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menuAmerican Social History Project  ·    Center for Media and Learning

  • Theme > Immigration and Migration (x)
  • Tag > Mexican Immigration (x)
  • Theme > Work (x)

We found 14 items that match your search

Young Mexican and African-American Men Answer the Call for Farm Workers

The scale of the United States' war production effort during World War II touched every corner of the nation and millions of people. When traditional farm workers left for military service or higher paying jobs in war industries, the U.S. government [...]

"Corrido of the Uprooted Ones"

Between 1942 and 1964, 4.6 million Mexicans came to the United States to perform the much needed but incredibly difficult "stoop work" of planting, tending, and harvesting crops. These men, called braceros, were initially invited by the United [...]

A Bracero's Identification Card Certifies He Is Ready to Work

Aaron Castañeda Gamez and thousands of other Mexican workers had to pass a series of examinations to enter the bracero program. Recruits reported to centers in Mexico where they were inspected for lice and disease. Braceros' hands were inspected to [...]

A Bracero Compares Expectations versus Reality of Life in the United States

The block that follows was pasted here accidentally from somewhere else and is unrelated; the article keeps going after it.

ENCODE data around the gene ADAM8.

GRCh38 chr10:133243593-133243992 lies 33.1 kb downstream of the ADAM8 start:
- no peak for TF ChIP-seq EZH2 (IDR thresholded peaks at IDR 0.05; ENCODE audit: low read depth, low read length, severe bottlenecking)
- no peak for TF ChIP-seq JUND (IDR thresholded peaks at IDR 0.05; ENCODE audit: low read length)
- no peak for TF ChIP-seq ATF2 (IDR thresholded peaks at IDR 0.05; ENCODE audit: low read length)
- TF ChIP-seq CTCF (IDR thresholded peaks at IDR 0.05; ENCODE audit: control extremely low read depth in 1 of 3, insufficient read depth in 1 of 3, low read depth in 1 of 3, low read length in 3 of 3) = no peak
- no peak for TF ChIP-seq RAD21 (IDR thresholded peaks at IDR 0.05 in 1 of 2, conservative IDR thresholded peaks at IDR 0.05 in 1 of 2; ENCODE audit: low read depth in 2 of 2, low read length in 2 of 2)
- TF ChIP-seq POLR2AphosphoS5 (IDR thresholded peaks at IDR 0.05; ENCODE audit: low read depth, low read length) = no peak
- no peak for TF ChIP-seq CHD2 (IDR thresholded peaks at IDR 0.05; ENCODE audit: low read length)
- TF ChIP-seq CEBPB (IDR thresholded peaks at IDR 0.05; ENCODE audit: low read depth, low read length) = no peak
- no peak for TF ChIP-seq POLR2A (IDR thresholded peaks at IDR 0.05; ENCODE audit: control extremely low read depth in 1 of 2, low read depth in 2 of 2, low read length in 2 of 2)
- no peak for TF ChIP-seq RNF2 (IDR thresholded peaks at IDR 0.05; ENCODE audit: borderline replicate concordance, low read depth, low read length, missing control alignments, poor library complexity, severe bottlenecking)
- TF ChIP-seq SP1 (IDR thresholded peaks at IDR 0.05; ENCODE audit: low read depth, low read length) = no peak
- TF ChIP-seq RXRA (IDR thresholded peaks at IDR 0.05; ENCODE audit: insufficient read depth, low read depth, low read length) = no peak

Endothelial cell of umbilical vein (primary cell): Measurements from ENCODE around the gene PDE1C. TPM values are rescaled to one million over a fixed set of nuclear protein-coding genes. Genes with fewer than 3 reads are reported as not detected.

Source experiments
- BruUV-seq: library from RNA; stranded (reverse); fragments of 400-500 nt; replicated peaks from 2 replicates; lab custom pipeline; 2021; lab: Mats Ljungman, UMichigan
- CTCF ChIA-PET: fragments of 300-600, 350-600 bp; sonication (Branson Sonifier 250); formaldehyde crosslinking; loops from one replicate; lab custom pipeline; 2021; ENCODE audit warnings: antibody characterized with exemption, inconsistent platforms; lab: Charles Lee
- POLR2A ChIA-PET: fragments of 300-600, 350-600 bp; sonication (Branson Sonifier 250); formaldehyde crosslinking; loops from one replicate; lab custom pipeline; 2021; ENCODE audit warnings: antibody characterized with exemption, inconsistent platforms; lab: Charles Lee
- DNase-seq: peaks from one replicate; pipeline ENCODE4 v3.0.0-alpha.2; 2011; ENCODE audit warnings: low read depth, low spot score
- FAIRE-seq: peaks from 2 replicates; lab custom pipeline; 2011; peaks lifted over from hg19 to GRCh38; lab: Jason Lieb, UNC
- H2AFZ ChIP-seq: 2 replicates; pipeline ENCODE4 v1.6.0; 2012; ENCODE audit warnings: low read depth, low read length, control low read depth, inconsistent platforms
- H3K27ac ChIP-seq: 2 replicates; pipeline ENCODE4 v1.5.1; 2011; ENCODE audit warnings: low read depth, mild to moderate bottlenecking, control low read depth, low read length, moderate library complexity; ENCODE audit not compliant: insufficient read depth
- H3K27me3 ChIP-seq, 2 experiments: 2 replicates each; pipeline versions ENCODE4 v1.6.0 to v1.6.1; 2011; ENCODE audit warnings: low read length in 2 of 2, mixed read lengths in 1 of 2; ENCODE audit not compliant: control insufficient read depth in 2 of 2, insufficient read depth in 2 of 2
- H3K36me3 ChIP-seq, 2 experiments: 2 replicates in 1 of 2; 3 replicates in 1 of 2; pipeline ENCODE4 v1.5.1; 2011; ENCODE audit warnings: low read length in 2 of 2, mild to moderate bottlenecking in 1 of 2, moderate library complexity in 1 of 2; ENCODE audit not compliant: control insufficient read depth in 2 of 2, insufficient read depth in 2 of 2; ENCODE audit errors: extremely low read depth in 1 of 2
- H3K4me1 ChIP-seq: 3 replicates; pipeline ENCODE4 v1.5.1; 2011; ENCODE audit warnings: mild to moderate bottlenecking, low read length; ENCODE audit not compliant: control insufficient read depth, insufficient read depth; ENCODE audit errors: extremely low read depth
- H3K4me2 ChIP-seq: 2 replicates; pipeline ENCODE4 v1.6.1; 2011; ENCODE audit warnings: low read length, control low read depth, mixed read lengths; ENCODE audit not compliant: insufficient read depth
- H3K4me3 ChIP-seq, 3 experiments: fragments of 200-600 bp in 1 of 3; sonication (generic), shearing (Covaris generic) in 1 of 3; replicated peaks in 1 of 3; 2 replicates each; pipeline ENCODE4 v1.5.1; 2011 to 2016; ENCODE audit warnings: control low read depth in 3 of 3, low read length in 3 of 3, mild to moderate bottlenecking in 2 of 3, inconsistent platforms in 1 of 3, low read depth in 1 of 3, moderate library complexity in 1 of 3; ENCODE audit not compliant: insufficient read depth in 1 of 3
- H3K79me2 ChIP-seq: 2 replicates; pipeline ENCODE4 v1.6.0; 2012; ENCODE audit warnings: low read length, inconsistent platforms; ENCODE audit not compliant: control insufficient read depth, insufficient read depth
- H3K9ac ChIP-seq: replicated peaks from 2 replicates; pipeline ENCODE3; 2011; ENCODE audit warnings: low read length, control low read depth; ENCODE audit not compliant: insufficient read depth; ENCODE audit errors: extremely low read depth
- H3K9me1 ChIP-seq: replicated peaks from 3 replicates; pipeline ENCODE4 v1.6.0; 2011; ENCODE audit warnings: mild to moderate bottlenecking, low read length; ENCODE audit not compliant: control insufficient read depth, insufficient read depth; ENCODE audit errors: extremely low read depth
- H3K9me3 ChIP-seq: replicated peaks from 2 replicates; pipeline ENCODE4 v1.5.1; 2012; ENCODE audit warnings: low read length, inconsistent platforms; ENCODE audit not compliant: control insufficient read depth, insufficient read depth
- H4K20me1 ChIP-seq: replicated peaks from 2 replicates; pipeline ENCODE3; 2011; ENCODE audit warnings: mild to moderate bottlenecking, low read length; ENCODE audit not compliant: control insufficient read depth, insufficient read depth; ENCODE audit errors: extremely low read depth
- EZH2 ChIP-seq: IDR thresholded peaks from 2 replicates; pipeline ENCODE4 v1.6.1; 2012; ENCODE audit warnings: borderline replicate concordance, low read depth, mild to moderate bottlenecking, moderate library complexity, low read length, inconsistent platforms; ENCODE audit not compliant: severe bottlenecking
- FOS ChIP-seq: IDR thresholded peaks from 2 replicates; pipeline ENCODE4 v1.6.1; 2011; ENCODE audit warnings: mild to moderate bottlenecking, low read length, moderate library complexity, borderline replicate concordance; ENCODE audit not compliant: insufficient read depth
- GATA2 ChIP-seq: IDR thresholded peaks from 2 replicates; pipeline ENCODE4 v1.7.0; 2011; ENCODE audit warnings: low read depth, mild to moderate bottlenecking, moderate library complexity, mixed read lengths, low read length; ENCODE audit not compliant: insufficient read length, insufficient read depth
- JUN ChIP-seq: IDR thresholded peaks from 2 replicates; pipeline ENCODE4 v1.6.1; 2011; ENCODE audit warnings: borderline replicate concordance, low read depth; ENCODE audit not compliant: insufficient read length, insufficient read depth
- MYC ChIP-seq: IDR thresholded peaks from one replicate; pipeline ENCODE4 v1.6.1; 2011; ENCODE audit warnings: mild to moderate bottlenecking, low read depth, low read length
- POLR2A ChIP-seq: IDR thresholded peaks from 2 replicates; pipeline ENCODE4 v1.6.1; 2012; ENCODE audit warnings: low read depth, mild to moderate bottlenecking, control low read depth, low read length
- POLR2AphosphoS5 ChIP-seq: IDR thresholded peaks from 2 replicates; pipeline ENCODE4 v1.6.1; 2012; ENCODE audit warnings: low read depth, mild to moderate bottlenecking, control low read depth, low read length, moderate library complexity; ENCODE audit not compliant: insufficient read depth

José Francisco Delgado Soto traveled extensively around the United States as a bracero. He worked in Michigan, California, Washington, and Texas picking apples, cherries, corn, eggplants, lettuce, pears, pumpkins, and sugar beets. He describes what [...]

A Spanish-Language Newspaper Calls for an End of "Disagreeable Migration" to the U.S.

Lands and mines cannot produce wealth without labor. Anglo-American mine owners, plantation managers and ranchers recruited Mexican and Mexican-American workers as a cheap source of labor. The western economy depended on the constant northward flow [...]

Nos creemos americanos: Braceros in History and Song

In this activity students write original corridos (a type of Mexican folk song) based on the oral histories of braceros. Before writing their own corridos, students learn about the formulas and themes of corridos and analyze a World War II-era [...]

A Mexican Immigrant Describes Her Work in Los Angeles

Elisa Silva was born in Mazatlán, Mexico and emigrated to the United States at age twenty, eventually settling in Los Angeles. In this interview, conducted during the mid-1920s, Silva describes her motivation for coming, her difficulties finding [...]

Mexican Immigrant Corridos

Ballads are songs that tell a story, often a sad one. Corridos are a form of Mexican ballad that describe the difficulties of life. Mexican immigrants brought corridos with them and even composed new ones that drew upon their experiences in the [...]

Race Relations in the U.S. Southwest

In this excerpt from his book A Different Mirror, historian Ronald Takaki describes the relationships between Mexicans and white Americans in the Southwest. Using quotations from the period, Takaki shows how ordinary Mexicans and Americans [...]

A Mexican Migrant Reflects on His Experiences

During the Mexican Revolution of 1910-20, Pablo Mares left the army and came to the United States to work. In this interview with a researcher, he explains his reasons for leaving, describes the type of work he found, and reflects on the differences [...]